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international | worker & community struggles and protests | feature Sunday June 29, 2008 18:30 by Jack White - WSM wsm_ireland at yahoo dot com
This Friday, the 4th of July marks the start of a week of actions against Lionbridge, a multinational translation and software development company in support of the right of workers to organise in trade unions.
The allegation was a lie and the information referred to is long in the public domain. It was certainly not confidential, in fact even the Irish Independent has written about it.
How did the company find out about it?
We made no secret of it - the existence of the union was announced publicly as soon as it was registered. We did not disclose the full membership of the union, which at first was over 15% of the 300 people employed in the Warsaw office.
The company made attempts to find out the full list of membership - which legally it is only allowed to do in case mass layoffs are planned. We knew there were no legal grounds for this request and we kept the membership secret, with the exception of elected trade-union representatives which are protected by the Labour Code. We expected problems, but we hoped the company would respect the Labor Code.
How did they react?
The first reactions were fairly typical. It started with comments about how "trade-unions are a threat to the competitiveness of a company", how "the US based headquarters of the company would decide to move production to non-unionised countries like China and India" and how "the Polish subsidiary would lose jobs because the trade-union was formed". The bosses made it sound like the trade-union is the worst thing that could happen to workers. That's not surprising to hear this type of statements from capitalists who benefit from other people's low wages - but it's sad to hear workers pick up this sort of thinking.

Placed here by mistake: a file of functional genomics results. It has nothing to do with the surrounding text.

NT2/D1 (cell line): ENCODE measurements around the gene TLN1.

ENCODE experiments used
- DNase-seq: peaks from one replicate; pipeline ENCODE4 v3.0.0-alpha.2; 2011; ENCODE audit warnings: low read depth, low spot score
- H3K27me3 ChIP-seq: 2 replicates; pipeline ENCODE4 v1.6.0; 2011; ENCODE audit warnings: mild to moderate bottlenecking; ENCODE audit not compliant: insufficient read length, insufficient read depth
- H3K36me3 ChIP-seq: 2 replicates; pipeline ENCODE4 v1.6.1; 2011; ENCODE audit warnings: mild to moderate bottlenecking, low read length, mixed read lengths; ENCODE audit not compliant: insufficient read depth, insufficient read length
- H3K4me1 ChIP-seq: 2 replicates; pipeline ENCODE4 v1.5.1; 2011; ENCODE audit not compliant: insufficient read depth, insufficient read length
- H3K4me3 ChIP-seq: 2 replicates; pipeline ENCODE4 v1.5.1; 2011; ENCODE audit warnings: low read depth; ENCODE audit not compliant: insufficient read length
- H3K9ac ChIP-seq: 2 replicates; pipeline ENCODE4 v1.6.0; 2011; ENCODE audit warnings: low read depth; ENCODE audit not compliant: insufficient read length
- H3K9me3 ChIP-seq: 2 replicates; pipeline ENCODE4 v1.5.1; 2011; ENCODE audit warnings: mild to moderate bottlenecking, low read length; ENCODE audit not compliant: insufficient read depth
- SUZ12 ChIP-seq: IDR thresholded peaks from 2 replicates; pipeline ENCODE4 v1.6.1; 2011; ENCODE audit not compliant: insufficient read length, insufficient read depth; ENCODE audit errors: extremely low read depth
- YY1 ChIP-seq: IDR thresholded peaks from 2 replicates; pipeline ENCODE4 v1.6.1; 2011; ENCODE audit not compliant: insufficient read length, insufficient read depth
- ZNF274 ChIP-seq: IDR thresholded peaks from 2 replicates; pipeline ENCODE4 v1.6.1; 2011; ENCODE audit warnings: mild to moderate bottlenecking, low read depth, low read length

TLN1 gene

What did the company claim the reason for firing you was?
Of course they didn't say that I'm being fired because I am a trade-union organizer. The Polish Labour Code tries to protect elected union officials from being dismissed. They had to find other reasons. What they did, is actually common practice in Poland nowadays. They used the pretext that was used in dozens of other cases of dismissed union-members in Poland - the alleged disclosing of secret company information. Irish readers might not realize, but workers in Poland are not expected to speak about their salaries or working conditions with other workers or - god forbid - the press. This type of information is considered as an asset of the company that safeguards its competitiveness. Needless to say that workers bargaining power is hampered by this type of secrecy. And this is exactly what the bosses want. Coming back to the pretext used against me - I was accused of publishing an article that allegedly disclosed "secrets" and at the same time "untrue" information (how some piece of information can be at the same time "secret", presumably stolen and "untrue", presumably fabricated is beyond me). It was also argued that the article could damage the share price of the company, and nothing short of causing panic on the Wall Street. The fact that the company's shares kept falling steadily since the new Lionbridge management took control, after the acquisition of Bowne Global Solutions, did not matter. The low performance of the stock could not have been the effect of, say, the mismanagement of the company, could it? The fact that another person admitted having written the article did not matter either. It didn't even matter that the information contained in the article in question has been published months before by the mainstream press, including The Independent in Ireland, the Polish newspaper "Gazeta Wyborcza" and many other publications, including the Lionbridge website itself!.